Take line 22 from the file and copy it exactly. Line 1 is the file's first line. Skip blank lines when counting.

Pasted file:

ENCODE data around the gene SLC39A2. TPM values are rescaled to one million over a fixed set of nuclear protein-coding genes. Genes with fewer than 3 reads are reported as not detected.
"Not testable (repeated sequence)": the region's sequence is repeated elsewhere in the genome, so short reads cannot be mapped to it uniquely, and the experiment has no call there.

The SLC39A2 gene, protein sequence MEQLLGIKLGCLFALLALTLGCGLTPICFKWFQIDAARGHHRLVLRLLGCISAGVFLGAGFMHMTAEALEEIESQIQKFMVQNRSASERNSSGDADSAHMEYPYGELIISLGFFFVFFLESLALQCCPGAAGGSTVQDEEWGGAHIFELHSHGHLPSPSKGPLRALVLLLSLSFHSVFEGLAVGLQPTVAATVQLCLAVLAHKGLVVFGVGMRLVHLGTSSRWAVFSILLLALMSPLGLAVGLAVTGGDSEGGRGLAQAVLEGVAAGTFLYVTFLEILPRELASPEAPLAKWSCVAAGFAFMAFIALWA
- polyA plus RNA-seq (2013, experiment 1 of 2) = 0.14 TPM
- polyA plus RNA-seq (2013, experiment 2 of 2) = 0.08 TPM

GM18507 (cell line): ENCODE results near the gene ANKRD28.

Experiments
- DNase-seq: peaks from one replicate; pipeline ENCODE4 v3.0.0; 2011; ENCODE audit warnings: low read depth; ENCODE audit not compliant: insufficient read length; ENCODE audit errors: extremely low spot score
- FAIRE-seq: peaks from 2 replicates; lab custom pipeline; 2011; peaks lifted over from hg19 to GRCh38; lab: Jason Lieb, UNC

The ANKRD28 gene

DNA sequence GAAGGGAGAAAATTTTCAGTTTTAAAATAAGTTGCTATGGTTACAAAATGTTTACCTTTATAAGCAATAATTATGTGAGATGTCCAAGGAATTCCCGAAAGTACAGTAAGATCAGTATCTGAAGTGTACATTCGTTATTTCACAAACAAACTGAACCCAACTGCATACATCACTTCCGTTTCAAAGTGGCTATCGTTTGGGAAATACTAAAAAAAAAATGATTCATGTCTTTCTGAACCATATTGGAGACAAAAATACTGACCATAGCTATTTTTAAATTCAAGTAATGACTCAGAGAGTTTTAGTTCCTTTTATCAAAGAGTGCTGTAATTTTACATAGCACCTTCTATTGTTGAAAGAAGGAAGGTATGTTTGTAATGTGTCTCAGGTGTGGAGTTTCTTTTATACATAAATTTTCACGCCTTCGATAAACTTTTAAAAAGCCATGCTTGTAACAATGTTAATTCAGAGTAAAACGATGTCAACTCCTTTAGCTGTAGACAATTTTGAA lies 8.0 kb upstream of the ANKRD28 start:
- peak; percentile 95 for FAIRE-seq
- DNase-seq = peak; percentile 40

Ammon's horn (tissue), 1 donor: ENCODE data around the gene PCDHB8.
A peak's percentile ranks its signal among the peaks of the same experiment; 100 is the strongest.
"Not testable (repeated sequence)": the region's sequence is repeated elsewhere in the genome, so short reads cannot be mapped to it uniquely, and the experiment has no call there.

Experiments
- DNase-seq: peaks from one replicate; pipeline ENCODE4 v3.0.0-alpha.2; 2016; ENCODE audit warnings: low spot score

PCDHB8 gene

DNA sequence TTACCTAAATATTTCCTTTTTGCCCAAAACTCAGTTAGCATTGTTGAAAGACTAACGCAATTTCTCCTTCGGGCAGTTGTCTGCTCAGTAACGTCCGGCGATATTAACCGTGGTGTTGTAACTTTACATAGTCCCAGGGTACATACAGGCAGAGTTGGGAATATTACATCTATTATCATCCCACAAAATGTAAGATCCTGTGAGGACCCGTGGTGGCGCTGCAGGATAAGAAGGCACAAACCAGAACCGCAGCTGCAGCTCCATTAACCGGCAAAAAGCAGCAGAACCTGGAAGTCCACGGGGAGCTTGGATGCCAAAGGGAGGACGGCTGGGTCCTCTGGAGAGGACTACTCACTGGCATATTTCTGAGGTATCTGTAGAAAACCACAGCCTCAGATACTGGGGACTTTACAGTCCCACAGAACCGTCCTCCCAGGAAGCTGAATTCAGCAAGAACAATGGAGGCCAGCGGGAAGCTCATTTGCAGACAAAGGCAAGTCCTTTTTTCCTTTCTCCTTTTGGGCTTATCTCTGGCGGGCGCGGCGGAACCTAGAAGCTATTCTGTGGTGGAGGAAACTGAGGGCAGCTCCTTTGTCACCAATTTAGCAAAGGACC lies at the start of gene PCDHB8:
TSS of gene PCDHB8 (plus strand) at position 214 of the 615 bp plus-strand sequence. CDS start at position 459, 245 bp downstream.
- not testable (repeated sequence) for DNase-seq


- not testable (repeated sequence) for DNase-seq